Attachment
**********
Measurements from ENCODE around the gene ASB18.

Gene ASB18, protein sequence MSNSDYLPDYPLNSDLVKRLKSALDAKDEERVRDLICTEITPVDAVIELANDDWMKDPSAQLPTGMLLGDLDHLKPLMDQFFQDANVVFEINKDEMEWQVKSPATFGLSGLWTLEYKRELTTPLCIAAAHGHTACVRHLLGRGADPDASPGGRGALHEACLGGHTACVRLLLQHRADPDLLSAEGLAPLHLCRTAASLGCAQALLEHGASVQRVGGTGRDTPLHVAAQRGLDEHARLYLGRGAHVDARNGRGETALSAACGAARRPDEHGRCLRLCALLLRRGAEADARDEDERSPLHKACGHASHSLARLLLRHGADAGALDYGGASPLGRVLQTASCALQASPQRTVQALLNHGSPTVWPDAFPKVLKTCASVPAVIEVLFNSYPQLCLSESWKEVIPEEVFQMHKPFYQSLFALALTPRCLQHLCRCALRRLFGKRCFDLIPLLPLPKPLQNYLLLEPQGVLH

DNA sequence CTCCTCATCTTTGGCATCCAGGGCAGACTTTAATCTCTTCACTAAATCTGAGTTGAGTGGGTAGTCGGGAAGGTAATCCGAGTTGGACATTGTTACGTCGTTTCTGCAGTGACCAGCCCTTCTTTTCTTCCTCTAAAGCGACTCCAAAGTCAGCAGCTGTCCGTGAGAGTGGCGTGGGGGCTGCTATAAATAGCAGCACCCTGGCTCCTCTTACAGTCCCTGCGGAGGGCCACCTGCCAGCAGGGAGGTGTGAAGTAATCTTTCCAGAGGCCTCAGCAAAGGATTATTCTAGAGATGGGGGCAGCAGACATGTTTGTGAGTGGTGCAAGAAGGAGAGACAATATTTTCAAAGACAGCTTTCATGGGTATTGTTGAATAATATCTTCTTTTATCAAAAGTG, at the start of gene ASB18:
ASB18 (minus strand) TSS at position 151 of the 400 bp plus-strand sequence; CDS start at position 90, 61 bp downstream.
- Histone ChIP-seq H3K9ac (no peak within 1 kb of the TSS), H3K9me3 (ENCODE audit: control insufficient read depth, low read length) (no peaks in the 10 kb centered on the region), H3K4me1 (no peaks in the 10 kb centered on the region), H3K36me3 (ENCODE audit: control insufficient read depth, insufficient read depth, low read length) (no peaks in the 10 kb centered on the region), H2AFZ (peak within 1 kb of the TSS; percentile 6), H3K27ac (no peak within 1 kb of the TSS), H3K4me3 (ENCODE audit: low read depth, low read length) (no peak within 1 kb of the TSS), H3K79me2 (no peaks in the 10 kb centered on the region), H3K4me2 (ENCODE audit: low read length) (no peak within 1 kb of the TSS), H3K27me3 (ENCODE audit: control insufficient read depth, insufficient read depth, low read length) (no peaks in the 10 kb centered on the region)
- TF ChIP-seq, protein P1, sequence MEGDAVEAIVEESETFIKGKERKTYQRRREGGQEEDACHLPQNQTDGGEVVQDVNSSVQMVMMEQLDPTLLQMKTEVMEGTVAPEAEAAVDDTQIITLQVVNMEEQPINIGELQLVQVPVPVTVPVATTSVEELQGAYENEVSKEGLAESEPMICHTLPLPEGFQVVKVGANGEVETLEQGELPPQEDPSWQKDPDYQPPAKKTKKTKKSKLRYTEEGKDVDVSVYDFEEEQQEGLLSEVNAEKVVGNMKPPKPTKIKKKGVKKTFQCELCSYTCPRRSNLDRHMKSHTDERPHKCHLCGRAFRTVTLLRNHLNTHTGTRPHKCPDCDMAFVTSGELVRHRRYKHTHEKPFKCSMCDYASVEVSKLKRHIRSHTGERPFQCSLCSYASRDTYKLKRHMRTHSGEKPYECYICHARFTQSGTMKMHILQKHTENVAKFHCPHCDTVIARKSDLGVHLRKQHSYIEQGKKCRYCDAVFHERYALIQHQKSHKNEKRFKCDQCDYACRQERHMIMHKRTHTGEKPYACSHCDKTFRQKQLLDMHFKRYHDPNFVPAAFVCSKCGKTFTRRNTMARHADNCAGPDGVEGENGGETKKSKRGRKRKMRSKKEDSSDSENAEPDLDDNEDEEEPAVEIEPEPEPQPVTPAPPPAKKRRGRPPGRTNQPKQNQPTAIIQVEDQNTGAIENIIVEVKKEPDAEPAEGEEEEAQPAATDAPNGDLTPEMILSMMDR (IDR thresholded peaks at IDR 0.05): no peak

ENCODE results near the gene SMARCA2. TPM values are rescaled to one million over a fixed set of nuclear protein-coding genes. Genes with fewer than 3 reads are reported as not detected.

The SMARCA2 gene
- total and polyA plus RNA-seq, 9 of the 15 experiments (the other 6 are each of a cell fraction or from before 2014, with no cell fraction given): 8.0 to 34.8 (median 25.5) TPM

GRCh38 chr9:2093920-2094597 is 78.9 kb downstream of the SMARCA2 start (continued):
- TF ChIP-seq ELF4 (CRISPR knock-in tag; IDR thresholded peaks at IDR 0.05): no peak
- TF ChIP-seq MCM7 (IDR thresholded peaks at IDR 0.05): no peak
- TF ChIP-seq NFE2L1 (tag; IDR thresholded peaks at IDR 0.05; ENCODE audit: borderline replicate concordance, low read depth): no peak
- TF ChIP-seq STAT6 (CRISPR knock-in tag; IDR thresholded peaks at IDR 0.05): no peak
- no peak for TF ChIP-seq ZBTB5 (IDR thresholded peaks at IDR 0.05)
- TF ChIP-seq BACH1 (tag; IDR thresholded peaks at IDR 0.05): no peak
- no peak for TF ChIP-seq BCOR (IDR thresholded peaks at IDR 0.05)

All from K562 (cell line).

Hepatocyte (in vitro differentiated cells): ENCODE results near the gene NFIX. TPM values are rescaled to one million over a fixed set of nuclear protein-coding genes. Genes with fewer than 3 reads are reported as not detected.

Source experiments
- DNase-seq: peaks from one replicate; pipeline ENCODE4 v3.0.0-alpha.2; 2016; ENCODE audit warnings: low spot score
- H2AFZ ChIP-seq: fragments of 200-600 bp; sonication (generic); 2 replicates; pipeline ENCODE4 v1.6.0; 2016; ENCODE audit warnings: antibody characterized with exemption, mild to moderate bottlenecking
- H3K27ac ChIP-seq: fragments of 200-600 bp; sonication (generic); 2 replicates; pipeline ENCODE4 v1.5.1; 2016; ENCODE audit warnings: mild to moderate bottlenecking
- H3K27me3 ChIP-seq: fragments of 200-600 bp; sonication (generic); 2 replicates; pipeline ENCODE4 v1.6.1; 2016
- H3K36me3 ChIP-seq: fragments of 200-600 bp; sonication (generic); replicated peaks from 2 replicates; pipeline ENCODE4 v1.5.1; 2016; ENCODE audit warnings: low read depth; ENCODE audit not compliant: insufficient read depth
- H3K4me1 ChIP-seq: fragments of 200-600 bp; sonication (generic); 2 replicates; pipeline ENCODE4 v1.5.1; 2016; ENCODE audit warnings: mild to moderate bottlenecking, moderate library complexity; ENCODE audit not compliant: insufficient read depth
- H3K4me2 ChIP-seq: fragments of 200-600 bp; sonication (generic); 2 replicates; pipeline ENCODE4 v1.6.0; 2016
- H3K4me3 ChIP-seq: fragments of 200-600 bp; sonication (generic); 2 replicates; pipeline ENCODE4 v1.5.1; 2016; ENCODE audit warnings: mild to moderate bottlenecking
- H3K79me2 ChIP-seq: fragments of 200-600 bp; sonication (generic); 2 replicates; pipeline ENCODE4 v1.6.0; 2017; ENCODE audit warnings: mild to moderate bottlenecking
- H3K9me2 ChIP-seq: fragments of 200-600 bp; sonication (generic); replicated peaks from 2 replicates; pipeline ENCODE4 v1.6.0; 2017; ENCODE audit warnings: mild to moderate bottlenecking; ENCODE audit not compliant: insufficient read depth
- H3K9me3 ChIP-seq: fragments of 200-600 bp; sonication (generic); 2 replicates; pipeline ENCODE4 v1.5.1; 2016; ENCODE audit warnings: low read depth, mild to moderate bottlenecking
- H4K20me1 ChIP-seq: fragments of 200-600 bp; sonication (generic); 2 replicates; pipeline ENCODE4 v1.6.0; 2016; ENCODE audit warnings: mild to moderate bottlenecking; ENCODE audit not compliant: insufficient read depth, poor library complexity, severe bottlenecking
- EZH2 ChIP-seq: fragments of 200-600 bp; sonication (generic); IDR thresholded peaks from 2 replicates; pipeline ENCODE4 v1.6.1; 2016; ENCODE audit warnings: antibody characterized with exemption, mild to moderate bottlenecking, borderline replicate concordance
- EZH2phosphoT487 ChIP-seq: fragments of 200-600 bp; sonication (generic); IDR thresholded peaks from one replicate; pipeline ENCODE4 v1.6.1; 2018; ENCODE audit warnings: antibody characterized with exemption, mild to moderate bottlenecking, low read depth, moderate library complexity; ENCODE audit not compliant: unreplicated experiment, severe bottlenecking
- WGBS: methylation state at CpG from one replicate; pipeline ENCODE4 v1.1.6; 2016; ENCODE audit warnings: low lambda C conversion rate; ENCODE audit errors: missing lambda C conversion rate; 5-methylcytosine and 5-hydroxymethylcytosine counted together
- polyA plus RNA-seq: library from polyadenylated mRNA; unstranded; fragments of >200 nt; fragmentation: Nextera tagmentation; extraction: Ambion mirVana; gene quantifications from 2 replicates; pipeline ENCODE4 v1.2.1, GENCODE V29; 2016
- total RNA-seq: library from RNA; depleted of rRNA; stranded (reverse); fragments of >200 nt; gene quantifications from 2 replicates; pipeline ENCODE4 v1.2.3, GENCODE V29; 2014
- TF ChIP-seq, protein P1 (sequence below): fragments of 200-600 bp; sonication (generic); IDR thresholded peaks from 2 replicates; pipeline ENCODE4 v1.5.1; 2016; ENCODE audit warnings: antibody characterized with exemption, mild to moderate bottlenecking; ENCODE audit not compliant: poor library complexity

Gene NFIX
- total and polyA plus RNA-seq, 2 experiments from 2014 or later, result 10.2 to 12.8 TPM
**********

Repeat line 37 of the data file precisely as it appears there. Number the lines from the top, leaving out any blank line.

- total RNA-seq: library from RNA; depleted of rRNA; stranded (reverse); fragments of >200 nt; gene quantifications from 2 replicates; pipeline ENCODE4 v1.2.3, GENCODE V29; 2014